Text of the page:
“That is respectively $2,444 per student, and $1,899 per student more than we are given for this by the state to provide those services for each of those students,” Kimball said. “That’s real. That is real, and it’s a gigantic challenge.”


The district’s enrollment forecast that they used for the 2013 bond “did not come to pass,” Kimball said. The bond planning assumed a 1% annual growth rate, and although enrollment did grow from 2010 to 2018, it began to really decline — by about 300 students — at the beginning of the 2019 school year, well before the pandemic hit. 

Because the district used almost all of its reserve fund between 2011 and 2020 to pay for ongoing costs, Kimball said, “we did not have reserve funds to address the loss in funding that was caused by the decline in enrollment that we’ve experienced starting in 2019.”

Additionally, declining birth rates in Douglas County project incoming kindergarten classes to be smaller than outgoing senior classes, which means future cuts, she said.

This, she said, is most of the estimated $3.85 million in necessary budget cuts that the board has been discussing. The district is legally required to balance its budget before the beginning of the fiscal year, on July 1.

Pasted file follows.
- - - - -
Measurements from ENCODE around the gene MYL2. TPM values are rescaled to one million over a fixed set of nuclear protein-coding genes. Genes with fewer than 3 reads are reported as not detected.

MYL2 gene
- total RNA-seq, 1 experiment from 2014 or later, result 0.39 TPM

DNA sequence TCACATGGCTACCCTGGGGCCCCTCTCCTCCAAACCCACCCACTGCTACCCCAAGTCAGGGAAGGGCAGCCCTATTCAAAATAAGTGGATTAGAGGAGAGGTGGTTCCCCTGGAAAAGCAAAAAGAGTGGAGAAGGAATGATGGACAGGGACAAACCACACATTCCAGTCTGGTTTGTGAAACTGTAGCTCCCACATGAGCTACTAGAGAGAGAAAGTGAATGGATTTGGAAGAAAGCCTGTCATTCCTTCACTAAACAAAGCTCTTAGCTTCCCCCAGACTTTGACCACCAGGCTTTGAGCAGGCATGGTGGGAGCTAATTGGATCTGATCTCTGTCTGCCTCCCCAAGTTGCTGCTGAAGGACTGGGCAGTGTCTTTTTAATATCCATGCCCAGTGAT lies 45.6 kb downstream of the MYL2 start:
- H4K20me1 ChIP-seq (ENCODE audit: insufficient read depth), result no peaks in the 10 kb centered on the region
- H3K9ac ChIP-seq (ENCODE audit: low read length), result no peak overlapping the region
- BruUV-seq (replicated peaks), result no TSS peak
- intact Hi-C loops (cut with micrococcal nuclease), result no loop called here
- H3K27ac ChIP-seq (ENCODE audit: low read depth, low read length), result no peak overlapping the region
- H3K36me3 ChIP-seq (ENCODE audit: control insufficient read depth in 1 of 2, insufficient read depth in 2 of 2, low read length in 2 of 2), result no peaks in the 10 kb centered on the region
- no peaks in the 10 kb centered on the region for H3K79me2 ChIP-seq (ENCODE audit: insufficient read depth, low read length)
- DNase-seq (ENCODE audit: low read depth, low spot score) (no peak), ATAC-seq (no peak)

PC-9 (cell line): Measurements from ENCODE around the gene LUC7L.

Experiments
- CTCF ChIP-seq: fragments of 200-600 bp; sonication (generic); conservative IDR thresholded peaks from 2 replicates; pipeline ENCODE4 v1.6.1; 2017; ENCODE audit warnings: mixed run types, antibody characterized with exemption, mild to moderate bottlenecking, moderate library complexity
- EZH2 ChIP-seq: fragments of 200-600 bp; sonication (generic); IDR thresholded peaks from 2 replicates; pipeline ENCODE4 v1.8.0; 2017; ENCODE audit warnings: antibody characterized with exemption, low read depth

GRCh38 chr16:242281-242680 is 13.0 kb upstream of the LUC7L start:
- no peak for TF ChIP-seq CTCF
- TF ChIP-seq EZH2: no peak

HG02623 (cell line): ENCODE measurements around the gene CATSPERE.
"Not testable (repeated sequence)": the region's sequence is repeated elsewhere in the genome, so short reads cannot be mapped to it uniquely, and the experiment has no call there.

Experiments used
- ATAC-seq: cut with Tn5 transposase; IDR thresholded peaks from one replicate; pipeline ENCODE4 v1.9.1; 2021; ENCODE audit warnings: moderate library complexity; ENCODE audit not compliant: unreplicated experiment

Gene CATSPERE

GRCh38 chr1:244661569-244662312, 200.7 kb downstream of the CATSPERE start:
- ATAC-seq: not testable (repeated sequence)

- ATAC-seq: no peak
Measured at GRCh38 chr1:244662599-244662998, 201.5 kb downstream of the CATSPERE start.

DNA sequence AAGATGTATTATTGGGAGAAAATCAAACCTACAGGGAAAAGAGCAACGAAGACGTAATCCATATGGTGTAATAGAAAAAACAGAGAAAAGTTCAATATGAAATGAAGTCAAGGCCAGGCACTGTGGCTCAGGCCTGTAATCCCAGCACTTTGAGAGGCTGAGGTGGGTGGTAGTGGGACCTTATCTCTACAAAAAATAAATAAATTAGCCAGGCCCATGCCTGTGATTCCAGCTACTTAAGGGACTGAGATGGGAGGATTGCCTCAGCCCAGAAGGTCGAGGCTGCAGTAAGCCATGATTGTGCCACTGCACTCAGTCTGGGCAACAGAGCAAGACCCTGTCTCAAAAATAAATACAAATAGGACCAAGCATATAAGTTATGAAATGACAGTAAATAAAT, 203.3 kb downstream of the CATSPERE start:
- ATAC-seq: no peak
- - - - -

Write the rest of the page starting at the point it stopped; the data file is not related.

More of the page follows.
Paying teachers fairly

“Even if we didn’t have to make cuts to our budget because of the enrollment issues and the funding, our community has made very clear that its expectation is that we work on teacher and classified staff compensation. I wholeheartedly agree that we must do so,” Kimball said.

Despite small raises over the past few years when they were possible, Kimball said Lawrence has fallen behind surrounding districts. She said she recently spoke to a certified staff member who left the district at the end of last year. They were offered $14,000 more to do the exact same job in a nearby district. 

“That is real, it’s untenable, and frankly is unsustainable for the future of the quality of education that we provide in our district.”

Despite those facts and the need to stay competitive, it is expensive to do so. Each 1% increase in wages means an $825,000 expenditure, Kimball said.